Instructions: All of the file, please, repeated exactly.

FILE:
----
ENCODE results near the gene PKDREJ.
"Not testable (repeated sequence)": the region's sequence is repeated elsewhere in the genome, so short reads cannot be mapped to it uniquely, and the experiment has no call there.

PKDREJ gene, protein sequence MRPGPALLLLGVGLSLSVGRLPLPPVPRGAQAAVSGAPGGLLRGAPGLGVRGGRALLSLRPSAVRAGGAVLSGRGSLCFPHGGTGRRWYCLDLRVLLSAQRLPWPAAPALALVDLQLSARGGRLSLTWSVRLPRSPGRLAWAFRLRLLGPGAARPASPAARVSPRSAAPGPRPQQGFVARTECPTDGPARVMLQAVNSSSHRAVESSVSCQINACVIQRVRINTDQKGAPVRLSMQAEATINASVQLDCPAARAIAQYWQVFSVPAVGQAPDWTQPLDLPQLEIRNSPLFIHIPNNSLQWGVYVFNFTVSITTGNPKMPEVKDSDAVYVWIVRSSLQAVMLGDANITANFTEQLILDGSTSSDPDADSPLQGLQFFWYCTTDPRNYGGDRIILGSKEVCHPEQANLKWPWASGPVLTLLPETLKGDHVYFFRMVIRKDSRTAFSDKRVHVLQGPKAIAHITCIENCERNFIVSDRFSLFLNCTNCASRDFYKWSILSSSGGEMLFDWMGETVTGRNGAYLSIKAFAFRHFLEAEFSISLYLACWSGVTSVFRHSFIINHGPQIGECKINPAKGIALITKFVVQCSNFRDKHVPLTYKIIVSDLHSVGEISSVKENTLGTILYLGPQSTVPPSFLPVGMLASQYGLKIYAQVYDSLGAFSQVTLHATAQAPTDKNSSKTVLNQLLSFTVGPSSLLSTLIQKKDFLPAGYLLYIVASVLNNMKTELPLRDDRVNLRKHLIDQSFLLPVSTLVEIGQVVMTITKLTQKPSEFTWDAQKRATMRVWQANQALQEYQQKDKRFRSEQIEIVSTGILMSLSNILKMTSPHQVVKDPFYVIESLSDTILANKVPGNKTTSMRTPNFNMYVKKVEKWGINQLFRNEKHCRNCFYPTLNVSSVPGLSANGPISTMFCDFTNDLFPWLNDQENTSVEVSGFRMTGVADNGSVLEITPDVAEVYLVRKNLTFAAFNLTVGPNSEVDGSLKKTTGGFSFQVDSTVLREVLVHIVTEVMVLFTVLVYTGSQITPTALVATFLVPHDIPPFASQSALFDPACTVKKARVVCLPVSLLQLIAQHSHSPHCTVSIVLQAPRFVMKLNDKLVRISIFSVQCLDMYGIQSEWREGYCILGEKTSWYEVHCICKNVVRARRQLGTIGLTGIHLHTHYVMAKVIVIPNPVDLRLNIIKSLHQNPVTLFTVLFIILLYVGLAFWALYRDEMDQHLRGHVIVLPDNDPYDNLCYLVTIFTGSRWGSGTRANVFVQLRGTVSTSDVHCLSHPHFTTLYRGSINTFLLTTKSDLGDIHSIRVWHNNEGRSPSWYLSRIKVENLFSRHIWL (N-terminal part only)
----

ENCODE results near the gene PKDREJ.
"Not testable (repeated sequence)": the region's sequence is repeated elsewhere in the genome, so short reads cannot be mapped to it uniquely, and the experiment has no call there.

PKDREJ gene, protein sequence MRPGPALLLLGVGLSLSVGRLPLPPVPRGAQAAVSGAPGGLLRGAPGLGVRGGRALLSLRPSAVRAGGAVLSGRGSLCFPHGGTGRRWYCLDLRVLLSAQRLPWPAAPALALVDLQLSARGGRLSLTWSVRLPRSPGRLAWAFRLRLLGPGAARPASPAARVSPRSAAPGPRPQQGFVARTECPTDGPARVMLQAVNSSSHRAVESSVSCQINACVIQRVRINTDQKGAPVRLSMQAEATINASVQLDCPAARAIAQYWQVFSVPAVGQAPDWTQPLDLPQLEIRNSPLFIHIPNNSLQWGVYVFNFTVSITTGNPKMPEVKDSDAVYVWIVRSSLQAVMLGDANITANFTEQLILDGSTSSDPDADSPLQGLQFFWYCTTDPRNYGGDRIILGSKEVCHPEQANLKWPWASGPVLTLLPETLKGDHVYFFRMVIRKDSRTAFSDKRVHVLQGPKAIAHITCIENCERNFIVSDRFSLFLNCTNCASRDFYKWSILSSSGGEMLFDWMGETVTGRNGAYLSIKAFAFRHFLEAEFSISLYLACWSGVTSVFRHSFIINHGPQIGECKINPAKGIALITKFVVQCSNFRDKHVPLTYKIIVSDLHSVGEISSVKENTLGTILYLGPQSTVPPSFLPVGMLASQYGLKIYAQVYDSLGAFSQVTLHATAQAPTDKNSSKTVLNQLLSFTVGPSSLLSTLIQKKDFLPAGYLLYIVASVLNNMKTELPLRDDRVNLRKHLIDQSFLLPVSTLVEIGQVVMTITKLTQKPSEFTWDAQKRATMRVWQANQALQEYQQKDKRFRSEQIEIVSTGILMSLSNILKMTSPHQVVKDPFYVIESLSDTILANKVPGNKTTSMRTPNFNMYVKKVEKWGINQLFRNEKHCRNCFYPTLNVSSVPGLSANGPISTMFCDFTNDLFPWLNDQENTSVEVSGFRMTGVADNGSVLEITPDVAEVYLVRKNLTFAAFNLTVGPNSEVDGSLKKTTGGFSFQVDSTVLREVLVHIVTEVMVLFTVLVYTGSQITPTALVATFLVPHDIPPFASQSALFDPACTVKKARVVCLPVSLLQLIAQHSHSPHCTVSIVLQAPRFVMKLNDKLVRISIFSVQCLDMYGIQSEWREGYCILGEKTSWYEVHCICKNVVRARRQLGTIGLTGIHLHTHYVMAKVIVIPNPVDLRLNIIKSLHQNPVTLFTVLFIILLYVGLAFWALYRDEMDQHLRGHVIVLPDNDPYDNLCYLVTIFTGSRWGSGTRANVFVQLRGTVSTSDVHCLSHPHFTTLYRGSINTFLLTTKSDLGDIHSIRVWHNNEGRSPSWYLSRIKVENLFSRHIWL (N-terminal part only)